If you’re a fan of the Gundam franchise then you need to import Gundam Breaker 3, it’s really that simple. Featuring 100’s of playable mecha from every single entry in the series with near limitless customization options, the only thing stopping you from creating the mobile suit of your dreams and destroying the competition is your own imagination. Despite being available only in Japan on PlayStation 4 and PS Vita, Gundam Breaker 3 can be enjoyed by any English consumer because of its dedicated English subtitled SKU.
Gundam Breaker is a third-person, hack-and-slash, action game that features combat mechanics very similar to those used in the Dynasty Warriors series. The primary goal in a majority of the levels is to destroy every enemy in sight as you progress your way to end of stage bosses. The real addiction behind Gundam Breaker’s gameplay starts to set in as you begin collecting weapons, limbs and back packs from your wrecked opponents, which can be used to power up and stylize your own creations. While games like these are commonly criticized for their repetitive combat, the sheer amount of customization that users have in Gundam Breaker 3 allows them to keep the experience feeling fresh by giving them the ability to develop their own move sets and special techniques.
There is some noticeable slow-down and stuttering on the vita version when the screen gets too filled or there are too many effects going on, but surprisingly, the game never crashed on me and performed quite well under the stress. The graphics aren’t particularly impressive, even for a portable title, but these issues are solved in the PS4 version if you’re a gamer that prefers the at-home experience for this type of game.
You play as the protagonist, a talented Gundam model fighter who gets quickly roped up into saving a dying shopping district by competing and winning in the local tournaments. Breaker 3’s story mode attempts to replicate the fun and humorous style of the Gundam Build Fighters anime, but forgets to add the memorable characters and conflicts that made the anime a worthwhile watch. Nothing in the story feels like it carries any weight and the characters become annoying to the point that I was quickly skipping through cutscenes just so I could get to the next battle. Ultimately, the story in Breaker 3 falls flat due to its weak writing and is easily the worst part of the package.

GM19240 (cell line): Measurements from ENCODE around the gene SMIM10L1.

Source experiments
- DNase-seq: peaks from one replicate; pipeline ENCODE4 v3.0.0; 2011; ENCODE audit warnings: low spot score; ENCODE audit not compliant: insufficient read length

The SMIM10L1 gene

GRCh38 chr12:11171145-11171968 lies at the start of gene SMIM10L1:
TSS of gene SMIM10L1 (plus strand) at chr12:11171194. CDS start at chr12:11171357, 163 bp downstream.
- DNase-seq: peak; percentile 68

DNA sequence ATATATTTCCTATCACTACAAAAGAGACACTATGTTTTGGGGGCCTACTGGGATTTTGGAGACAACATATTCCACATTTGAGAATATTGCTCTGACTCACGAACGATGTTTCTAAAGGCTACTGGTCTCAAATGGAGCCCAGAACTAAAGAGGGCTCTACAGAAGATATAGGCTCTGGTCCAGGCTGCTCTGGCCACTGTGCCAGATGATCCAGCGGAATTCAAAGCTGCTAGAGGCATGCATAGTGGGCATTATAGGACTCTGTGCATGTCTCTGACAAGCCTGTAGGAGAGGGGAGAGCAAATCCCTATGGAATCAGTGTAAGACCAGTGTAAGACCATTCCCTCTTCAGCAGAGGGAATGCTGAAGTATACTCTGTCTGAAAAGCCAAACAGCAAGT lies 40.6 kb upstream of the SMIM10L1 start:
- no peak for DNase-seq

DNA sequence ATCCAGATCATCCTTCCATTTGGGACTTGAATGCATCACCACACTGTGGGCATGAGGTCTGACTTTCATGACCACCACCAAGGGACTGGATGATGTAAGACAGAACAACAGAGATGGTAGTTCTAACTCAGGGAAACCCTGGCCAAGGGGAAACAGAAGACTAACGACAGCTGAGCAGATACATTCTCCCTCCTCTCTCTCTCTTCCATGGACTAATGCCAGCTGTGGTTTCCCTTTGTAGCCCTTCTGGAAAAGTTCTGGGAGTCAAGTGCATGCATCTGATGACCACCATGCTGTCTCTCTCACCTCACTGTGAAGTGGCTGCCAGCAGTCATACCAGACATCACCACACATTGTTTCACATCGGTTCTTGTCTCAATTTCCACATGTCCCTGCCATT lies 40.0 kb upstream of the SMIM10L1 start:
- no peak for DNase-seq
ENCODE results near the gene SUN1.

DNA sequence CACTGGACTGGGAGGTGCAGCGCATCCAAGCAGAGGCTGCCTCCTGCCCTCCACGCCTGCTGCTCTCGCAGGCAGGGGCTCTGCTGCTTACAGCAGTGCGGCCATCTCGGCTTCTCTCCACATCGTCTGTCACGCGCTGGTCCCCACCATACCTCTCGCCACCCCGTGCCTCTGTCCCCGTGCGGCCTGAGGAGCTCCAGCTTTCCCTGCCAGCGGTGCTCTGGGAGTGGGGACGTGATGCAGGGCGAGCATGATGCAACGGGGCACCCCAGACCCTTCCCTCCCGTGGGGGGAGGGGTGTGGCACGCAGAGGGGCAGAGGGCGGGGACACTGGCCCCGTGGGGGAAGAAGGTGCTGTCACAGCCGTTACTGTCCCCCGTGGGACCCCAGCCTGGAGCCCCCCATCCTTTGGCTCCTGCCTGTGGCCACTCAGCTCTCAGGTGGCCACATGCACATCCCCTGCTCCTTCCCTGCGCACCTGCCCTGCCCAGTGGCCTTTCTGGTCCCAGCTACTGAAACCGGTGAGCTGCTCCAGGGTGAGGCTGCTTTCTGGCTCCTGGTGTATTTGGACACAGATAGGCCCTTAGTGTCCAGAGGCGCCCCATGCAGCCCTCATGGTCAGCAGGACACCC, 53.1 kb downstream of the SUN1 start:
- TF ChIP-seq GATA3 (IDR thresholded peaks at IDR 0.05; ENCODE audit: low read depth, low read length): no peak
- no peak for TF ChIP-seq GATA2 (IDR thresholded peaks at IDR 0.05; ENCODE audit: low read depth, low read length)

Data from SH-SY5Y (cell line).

However, the latest introduction to the series, arena mode, is easily one of the games best features. Instead of just cooperating with other players and their Gundams in the multiplayer levels, arena mode allows you to upload you creations into the bounty hunter gametype for other players to fight against. Not only does this show off great ideas in the community for cool, new designs, but you can still obtain parts from these suits to break progression, along with obtaining a healthy amount of currency to improve your current builds or purchase new models.
There are also some new ways to improve the quality of your parts and make them stronger. In the older Breaker games, you only had the option to merge parts together one at a time or with the various plastic materials you acquire during your missions. This upgrade system gives your favourite parts new abilities and skills to improve the stats of your creations. Now you can package merge parts together, making the process a lot faster if all you’re doing is throwing away your junk, as well as derive merge, which creates a completely random part whenever you combine two.
The English translation for Gundam Breaker 3 feels like the same quality any gamer would experience and expect if the game were localized in their region. I did notice any glaring typos or grammar in the story mode, and nearly every Gundam part in the game I encountered was labeled and named correctly. This was a dream come true for me as a fellow fan of the franchise and I hope that other Japanese publishers can follow Bandai Namco’s example by offering English SKUs of their future games with this kind of quality.
Gundam Breaker 3 appears to be a very simple game on the surface that actually offers a wealth of depth and playability for the players that seek to get into all of its interesting systems and customization menus. I never once felt lost or overwhelmed during my experience, thanks to the very well explained tutorials, and I still find myself easily wasting hours on building my next super robot. Even though it’s packaged with an incredibly weak story, Breaker 3 is a love letter to anyone who enjoys the Gundam franchise and now that you can understand every menu and item in the English language, I guarantee you won’t want to put it down, no matter what platform you pick it up on.